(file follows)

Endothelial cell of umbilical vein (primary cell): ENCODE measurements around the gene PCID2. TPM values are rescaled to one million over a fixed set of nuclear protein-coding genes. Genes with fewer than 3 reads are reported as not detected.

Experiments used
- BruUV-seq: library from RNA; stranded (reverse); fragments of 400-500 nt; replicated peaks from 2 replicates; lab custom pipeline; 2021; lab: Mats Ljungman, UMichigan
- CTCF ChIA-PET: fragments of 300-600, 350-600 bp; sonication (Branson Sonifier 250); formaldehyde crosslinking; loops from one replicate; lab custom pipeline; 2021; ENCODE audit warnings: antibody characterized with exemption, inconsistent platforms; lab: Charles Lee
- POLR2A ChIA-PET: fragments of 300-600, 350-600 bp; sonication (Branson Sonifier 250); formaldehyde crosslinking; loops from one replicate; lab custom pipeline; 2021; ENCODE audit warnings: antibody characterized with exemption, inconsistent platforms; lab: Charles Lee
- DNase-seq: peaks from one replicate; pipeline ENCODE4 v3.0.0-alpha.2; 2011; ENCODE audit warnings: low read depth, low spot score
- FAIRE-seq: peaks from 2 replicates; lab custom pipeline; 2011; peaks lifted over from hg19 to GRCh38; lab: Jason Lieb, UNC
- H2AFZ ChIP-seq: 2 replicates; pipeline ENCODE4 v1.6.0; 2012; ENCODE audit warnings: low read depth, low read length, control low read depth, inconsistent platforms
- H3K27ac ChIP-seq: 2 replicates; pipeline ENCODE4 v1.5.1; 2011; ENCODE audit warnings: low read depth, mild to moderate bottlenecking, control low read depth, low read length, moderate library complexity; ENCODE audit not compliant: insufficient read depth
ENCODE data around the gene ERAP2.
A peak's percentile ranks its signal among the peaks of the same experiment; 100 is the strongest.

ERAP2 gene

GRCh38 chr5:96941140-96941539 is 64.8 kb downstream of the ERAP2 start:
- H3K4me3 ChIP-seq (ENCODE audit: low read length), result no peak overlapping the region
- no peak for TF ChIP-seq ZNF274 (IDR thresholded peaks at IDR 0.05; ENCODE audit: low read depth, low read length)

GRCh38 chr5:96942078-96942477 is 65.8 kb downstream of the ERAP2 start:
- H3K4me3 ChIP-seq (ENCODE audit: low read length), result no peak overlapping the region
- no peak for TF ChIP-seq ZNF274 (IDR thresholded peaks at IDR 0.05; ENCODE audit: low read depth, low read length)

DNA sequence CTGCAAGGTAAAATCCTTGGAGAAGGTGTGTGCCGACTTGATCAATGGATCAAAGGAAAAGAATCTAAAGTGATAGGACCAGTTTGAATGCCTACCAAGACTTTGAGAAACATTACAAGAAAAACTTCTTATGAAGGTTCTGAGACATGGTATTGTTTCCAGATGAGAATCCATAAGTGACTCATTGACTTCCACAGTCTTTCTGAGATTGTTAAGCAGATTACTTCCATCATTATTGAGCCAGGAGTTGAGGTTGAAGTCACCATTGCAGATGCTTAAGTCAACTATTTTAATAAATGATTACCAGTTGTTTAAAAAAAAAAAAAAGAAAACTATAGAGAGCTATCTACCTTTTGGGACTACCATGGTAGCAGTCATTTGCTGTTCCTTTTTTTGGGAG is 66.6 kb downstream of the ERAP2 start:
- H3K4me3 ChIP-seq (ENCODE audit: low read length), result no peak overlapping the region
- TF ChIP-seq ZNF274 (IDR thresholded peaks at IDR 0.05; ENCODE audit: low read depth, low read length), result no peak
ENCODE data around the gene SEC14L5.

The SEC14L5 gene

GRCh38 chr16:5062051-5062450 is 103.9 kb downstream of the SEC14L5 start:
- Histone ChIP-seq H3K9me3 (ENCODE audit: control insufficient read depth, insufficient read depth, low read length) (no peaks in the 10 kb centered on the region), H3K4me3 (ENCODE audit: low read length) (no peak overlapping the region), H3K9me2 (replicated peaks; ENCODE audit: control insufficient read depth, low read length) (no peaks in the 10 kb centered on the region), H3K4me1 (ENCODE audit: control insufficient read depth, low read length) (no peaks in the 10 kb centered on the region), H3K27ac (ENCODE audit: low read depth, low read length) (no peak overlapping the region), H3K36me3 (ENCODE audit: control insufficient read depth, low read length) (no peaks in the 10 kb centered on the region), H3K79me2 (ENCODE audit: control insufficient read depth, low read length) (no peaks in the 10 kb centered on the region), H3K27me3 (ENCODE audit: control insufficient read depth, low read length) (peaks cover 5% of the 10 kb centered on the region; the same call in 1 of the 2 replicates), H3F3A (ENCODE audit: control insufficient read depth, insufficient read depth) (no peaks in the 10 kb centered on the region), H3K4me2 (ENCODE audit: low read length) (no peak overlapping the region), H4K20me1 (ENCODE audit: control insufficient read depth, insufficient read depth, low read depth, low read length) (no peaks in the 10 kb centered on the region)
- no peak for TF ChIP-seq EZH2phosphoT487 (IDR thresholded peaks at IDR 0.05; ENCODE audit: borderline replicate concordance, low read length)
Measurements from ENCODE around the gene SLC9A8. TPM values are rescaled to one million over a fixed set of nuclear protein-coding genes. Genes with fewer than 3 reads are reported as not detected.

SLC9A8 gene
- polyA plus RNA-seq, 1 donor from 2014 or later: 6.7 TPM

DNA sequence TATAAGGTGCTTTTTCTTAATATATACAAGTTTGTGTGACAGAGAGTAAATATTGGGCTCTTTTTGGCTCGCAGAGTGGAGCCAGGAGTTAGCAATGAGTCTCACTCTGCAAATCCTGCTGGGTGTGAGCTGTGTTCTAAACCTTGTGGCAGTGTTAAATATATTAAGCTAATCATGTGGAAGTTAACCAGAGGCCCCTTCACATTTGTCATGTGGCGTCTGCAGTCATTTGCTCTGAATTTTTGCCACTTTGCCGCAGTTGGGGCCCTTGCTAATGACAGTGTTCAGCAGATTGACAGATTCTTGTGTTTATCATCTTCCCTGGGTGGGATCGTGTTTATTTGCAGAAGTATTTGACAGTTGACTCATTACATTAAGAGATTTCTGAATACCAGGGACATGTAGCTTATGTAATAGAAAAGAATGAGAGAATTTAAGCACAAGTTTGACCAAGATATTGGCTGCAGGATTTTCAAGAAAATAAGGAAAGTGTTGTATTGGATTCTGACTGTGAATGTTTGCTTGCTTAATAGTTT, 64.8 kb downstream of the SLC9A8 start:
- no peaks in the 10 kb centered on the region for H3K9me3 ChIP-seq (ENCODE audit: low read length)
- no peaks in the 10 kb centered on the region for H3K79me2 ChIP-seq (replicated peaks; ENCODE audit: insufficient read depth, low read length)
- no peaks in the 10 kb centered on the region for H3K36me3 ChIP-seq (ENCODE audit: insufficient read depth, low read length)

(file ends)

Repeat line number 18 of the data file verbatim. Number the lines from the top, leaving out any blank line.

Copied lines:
- no peak for TF ChIP-seq ZNF274 (IDR thresholded peaks at IDR 0.05; ENCODE audit: low read depth, low read length)